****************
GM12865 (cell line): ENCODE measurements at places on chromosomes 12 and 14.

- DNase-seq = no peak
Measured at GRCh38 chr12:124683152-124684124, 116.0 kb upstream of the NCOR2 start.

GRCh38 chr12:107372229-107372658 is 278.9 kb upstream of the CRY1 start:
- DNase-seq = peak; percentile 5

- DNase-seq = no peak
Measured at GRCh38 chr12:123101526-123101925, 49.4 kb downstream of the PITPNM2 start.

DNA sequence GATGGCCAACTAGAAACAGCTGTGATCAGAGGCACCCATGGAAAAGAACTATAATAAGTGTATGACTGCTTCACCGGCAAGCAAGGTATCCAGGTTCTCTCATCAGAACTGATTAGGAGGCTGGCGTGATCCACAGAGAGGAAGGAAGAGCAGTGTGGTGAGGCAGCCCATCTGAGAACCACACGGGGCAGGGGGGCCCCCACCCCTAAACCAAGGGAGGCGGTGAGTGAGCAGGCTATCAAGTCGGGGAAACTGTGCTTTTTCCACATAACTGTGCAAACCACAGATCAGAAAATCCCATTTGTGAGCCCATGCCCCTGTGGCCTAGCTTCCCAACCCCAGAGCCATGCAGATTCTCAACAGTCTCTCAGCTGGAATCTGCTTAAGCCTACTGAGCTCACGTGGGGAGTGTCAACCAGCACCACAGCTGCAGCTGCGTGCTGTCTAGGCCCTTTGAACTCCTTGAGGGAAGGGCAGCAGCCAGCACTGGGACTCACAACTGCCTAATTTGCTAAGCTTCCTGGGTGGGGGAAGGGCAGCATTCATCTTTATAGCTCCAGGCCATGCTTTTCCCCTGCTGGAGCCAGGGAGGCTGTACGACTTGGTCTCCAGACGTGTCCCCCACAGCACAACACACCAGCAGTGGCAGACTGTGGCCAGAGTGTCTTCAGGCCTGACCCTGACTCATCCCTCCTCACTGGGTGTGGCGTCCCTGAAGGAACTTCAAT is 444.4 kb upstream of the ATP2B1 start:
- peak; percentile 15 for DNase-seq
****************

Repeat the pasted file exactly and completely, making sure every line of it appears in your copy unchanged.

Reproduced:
GM12865 (cell line): ENCODE measurements at places on chromosomes 12 and 14.

- DNase-seq = no peak
Measured at GRCh38 chr12:124683152-124684124, 116.0 kb upstream of the NCOR2 start.

GRCh38 chr12:107372229-107372658 is 278.9 kb upstream of the CRY1 start:
- DNase-seq = peak; percentile 5

- DNase-seq = no peak
Measured at GRCh38 chr12:123101526-123101925, 49.4 kb downstream of the PITPNM2 start.

DNA sequence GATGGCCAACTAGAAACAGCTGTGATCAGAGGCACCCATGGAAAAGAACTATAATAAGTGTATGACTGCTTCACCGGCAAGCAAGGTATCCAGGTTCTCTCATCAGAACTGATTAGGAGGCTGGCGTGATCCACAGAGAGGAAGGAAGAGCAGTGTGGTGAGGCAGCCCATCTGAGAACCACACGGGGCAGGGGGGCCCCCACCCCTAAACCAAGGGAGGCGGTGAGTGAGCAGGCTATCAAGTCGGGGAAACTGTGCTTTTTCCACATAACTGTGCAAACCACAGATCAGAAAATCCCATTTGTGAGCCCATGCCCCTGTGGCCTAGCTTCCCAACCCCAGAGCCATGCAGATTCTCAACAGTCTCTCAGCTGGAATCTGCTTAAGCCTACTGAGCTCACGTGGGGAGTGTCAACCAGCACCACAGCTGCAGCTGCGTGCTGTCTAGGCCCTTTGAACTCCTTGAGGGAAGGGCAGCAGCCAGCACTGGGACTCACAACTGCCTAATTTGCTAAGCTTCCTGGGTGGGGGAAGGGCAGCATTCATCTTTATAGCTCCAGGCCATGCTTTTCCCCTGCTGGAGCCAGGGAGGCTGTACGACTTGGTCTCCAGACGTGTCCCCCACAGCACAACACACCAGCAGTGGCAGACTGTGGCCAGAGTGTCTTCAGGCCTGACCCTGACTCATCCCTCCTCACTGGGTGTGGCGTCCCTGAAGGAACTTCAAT is 444.4 kb upstream of the ATP2B1 start:
- peak; percentile 15 for DNase-seq